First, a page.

http://www.perlmonks.org?node_id=11111495

kikuchiyo has asked for the wisdom of the Perl Monks concerning the following question:

As the title says: on Linux, if you assign anything to $0 (with the intent to change the program's name as displayed by ps et al.), not just the the program's name and arguments are changed, but the environment (as shown in /proc/PID/environ) is cleared as well, or more precisely, filled with spaces.

The perlvar entry for $0 contains a paragraph that vaguely alludes to this:

            In some platforms there may be arbitrary amount of padding, for
            example space characters, after the modified name as shown by
            "ps". In some platforms this padding may extend all the way to
            the original length of the argument area, no matter what you do
            (this is the case for example with Linux 2.2).

So I kind of understand what happens here and why, I just find it rude.

It is somewhat more concerning that the effect persists even if you localize $0.

#!/usr/bin/perl sleep 10; { local $0 = 'changed'; sleep 10; } sleep 10;

When you run the program above, and watch a process list in a different terminal, you can observe that the apparent process name changes to 'changed' after 10 seconds, then changed back again, but if you watch the contents of /proc/PID/environ at the same time, you can see that it gets filled with spaces, then doesn't change back.

Two additional things to note:

I think that an argument could be made that Perl should try to preserve the contents of /proc/PID/environ when changing $0, and do a more thorough job of restoring the original command line if $0 is localized.

Replies are listed 'Best First'.
Re: Setting $0 clears /proc/PID/environ too
by jcb (Curate) on Jan 16, 2020 at 23:10 UTC

    The problem is that the process name and /proc/PID/environ are actually windows into the address space of the process. The pointers that determine these windows are in the kernel and the program cannot update them, but you can change the data stored in the region they point to.

    Does changing $0 destroy %ENV or does perl copy the environment out of the way before reusing the original environment block?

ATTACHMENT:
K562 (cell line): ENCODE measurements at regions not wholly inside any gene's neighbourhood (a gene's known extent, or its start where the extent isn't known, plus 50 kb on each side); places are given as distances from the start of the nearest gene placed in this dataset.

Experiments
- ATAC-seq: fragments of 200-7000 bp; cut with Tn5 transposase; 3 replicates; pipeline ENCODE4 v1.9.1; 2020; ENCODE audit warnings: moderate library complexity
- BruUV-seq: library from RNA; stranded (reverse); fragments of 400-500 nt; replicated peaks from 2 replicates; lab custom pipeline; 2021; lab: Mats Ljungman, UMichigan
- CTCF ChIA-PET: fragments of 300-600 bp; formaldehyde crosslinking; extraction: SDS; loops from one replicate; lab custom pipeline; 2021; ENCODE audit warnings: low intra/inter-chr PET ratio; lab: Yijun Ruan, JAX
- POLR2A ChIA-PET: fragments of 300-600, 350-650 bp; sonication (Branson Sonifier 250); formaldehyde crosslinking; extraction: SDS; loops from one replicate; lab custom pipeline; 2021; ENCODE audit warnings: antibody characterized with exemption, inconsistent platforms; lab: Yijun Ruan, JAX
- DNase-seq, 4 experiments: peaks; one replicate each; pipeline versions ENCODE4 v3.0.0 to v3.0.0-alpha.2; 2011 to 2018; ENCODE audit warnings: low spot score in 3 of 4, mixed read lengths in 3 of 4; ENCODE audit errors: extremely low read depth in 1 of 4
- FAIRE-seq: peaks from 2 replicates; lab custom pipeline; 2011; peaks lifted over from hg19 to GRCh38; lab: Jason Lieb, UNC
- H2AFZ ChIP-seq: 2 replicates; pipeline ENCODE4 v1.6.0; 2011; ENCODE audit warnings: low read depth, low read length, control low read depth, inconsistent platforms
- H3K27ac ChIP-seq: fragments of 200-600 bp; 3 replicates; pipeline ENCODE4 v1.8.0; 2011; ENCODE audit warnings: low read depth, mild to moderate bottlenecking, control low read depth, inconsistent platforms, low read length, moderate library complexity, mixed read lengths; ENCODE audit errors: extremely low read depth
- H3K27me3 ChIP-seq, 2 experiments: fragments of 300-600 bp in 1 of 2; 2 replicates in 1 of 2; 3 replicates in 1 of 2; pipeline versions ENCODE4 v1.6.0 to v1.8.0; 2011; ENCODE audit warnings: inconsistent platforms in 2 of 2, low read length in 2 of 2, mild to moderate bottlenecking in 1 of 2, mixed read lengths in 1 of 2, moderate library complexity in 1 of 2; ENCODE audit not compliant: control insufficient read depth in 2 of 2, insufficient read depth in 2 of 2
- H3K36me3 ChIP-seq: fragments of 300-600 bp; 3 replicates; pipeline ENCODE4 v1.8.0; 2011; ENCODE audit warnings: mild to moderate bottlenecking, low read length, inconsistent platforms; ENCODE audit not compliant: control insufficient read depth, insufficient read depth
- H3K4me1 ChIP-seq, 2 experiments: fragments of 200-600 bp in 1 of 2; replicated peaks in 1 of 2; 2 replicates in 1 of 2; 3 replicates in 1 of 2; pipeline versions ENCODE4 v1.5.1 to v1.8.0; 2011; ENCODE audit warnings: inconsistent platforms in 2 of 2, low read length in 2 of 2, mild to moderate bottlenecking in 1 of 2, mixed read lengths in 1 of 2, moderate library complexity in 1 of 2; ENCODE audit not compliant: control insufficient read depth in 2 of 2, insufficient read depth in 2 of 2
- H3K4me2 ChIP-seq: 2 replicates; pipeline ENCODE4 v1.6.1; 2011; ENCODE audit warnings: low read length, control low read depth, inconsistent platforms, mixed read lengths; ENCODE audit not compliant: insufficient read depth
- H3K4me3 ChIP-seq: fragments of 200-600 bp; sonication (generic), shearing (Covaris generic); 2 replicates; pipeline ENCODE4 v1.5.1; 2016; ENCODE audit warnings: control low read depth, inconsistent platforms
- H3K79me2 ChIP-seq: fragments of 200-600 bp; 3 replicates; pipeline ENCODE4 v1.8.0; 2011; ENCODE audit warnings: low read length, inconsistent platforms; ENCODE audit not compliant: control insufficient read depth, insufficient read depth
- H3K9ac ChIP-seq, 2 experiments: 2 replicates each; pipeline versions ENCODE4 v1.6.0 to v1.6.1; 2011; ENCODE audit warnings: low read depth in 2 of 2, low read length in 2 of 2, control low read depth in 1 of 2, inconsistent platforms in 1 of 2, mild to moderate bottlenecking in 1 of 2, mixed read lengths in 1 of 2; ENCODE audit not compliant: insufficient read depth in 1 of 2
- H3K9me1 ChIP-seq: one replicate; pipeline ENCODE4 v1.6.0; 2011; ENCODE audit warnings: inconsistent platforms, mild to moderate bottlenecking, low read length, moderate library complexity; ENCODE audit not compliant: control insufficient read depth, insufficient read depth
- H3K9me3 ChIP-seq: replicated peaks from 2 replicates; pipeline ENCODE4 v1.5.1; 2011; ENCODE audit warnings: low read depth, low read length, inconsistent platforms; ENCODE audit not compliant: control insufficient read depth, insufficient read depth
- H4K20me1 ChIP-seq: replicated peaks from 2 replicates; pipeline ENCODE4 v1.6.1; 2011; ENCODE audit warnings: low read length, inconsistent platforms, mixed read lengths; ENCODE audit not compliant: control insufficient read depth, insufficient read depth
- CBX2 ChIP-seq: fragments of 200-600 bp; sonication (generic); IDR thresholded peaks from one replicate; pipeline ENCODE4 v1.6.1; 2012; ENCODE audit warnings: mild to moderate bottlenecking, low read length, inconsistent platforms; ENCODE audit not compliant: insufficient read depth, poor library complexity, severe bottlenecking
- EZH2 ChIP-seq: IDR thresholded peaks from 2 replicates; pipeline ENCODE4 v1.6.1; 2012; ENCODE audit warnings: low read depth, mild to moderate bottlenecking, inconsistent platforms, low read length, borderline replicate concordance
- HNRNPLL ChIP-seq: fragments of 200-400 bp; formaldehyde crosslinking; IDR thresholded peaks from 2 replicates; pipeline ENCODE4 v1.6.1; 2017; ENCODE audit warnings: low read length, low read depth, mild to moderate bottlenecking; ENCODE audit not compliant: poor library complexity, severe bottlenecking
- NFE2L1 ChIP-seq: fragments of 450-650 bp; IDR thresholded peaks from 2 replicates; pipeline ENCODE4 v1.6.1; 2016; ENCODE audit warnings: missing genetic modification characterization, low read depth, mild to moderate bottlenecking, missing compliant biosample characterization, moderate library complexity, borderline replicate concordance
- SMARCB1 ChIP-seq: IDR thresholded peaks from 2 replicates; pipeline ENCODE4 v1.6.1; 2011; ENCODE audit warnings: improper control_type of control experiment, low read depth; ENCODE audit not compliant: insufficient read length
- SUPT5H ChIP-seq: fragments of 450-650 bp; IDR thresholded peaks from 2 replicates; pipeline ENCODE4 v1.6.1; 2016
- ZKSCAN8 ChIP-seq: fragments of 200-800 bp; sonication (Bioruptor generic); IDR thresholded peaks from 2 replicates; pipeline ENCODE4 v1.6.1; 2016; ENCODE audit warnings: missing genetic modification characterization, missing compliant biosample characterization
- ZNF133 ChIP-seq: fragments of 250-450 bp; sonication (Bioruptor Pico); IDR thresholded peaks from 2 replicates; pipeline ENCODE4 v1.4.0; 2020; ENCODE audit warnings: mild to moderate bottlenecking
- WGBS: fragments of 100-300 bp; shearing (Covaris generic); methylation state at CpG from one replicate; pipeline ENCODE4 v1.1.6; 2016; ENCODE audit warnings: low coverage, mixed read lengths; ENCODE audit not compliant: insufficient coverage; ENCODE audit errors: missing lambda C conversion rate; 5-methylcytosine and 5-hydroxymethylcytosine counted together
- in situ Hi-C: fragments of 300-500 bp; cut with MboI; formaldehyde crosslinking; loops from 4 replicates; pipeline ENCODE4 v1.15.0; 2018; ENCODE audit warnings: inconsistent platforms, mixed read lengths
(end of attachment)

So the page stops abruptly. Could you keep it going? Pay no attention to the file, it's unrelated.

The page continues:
Does changing $0 destroy %ENV or does perl copy the environment out of the way before reusing the original environment block?

      No, that happens very early, so even BEGIN blocks have %ENV correctly filled, and in any case later changes to %ENV are not reflected in /proc/PID/environ. That file is more like a historical record of what the environment was when the process started, and as such, it has potential (if marginal) uses, and that's why this bothers me.

Re: Setting $0 clears /proc/PID/environ too
by talexb (Canon) on Jan 17, 2020 at 02:29 UTC

    I'm really not sure why you're finding it necessary to change the value of $0 anyway -- to me, that's a read-only value passed into your script from the environment you're running in. Why change it? What problem are you try to solve?

    Alex / talexb / Toronto

    Thanks PJ. We owe you so much. Groklaw -- RIP -- 2003 to 2013.

      I'm really not sure why you're finding it necessary to change the value of $0

      Changing the process name is quite common in Unix. If you have access to a Linux system, run this script as root:

      #!/usr/bin/perl use v5.12; use warnings; use autodie; use Data::Dumper; for my $dir (sort grep m|^/proc/\d+$|,glob '/proc/*') { say "$dir:"; my $argv0=do { local $/="\0"; open my $f,"$dir/cmdline"; scalar <$f>; }; my $exe=eval { readlink("$dir/exe") }; say Data::Dumper->new([$argv0,$exe],[qw(argv0 exe)])->Dump(); }

      On my server, output looks like this (many boring repeated case removed):